THE Palaszczuk government has been forced to remove more than a third of its flawed trigger mapping designed to protect endangered, vulnerable and near-threatened plants.
However, the Department of Environment and Science is still to explain how it was able to was able to make the rapid, mass changes to the maps without ground truthing its own applied data.
Worse, departmental officials were unable to explain to farm group AgForce late last week how the mapping was applied during a special meeting called by Environment Minister Leeanne Enoch in an attempt to diffuse widespread landholder anger.
It is understood that during that meeting a frustrated Ms Enoch ordered her reticent staff to schedule a second meeting with AgForce to provide answers, although it is unclear when this meeting will be held.
Queensland Country Life put a series of questions to the Department of Environment on Monday asking for details on how the recent changes to the trigger maps were made. They included:
- What process was used to determine where Trigger Mapping would be removed?
- Given 35 per cent (sic) of the Trigger Mapping was removed, why was an error of this magnitude allowed to proceed?
- Were suitably qualified ecologists or botanists employed to advise on the changes to Trigger Mapping?
- Were the changes 'ground truthed' before they were processed?
- Have landholders affected by the changes been advised the Trigger Mapping have been altered?
According to the department high-risk areas are now limited to 'natural' areas, such as those mapped as remnant vegetation, regrowth vegetation, wetlands and category 'A' areas under the Vegetation Management Act 1994 (e.g. an offset area or areas subject to a restoration notice).
"Previous versions of the trigger map showed some highly modified areas as high-risk areas," the department's statement reads. "While this generally did not impose any requirements on existing land-uses in these areas, the map was updated to avoid confusion."
Perhaps more embarrassing for Minister Enoch is that obvious errors are still clearly apparent on the amended mapping accessed through the Queensland Globe.
While the nonsensical mapping of concrete and steel structures including Suncorp Stadium and the Gabba as well as bitumen airstrips and residential canal developments have been removed, other areas including coal mines and water storages remain covered in green ink.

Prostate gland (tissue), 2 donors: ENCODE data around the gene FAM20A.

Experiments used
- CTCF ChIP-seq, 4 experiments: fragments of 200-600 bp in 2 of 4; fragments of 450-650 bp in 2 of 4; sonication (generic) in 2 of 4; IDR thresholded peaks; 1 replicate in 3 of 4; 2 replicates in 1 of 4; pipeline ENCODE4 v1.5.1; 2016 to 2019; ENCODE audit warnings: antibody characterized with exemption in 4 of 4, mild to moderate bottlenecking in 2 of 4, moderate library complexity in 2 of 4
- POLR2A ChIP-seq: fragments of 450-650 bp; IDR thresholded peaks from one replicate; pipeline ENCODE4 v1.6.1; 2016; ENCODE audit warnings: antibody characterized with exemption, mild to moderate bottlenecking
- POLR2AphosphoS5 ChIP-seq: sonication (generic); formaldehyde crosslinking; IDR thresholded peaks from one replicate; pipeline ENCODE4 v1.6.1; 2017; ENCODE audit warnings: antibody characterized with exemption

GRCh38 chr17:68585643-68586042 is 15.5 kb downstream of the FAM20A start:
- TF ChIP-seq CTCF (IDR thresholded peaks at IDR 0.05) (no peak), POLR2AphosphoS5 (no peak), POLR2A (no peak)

As one landholder who contacted Queensland Country Life said: "One day our country was green, the next day it wasn't," he said. "That might have been okay, but we used to own the paddock next door and it is exactly the same country only divided by a fence. It was never touched. This mapping is just ridiculous."
According to a new fact sheet circulated by the department to landholders this week, a person may request that a high risk area be removed from the trigger map.
However, a suitably qualified person (e.g. ecologist or botanist) must undertake a flora survey.
"The flora survey is at the expense of the property holder and will determine if you need a clearing permit or not," the fact sheet reads. "If the survey shows no endangered, vulnerable or near-threatened plants were found, the Department of Environment and Science charges no fee to remove the area from the map."
What the department doesn't say is that a flora survey can cost landholders who challenge the mapping anywhere between $5000 and $25,000.
Breaches of the Nature Conservation Act 1992 can result in fines of up to $400,000.
The department says there are a number of exemptions for areas covered by a trigger map. These include existing grazing, clearing for firebreaks, controlled burns to reduce fuel loads, weed management and encroachment, and clearing for routine maintenance of infrastructure.
Boonah landholder Bruce Wagner, who initially drew attention to the major flaws in the trigger mapping, said removing more than a third of the shaded areas did not satisfy landholders.
"Where is the integrity in the system," Mr Wagner said.
"The Palaszczuk government and the department need to scrap this mapping and start again.
"There is no way people can have confidence in this process. These maps are a joke."
AgForce chief executive officer Michael Guerin said the department did not have a clue what protected plants, if any, existed within a particular protected area.
"We respect and endorse the government's objective to save the natural environment, but all these maps would have done was sacrifice an industry for no benefit," Mr Guerin said.
"It appears the only input the government wants from producers is an expensive ecologist's report on flora on their property to provide DES with accurate data that they should have had in the first place.
"If that is the case, then I think DES should reimburse producers for the reports, because they are basically doing the department's work for it at their own cost."
LNP Opposition environment spokesman David Crisafulli said the fact there were still glaring errors with the maps spoke volumes about the Palaszczuk government.
"The onus and cost will still be on landholders to prove that existing dots are not necessary, despite the fact the government was able remove large amounts of mistakenly labelled land without any ecologist or botanist reports clearing it.
"We need mapping that gets the balance right between the environment and landholders, so the community can have confidence in the system."
Landholders can obtain a flora survey trigger map for their area by CLICKING HERE.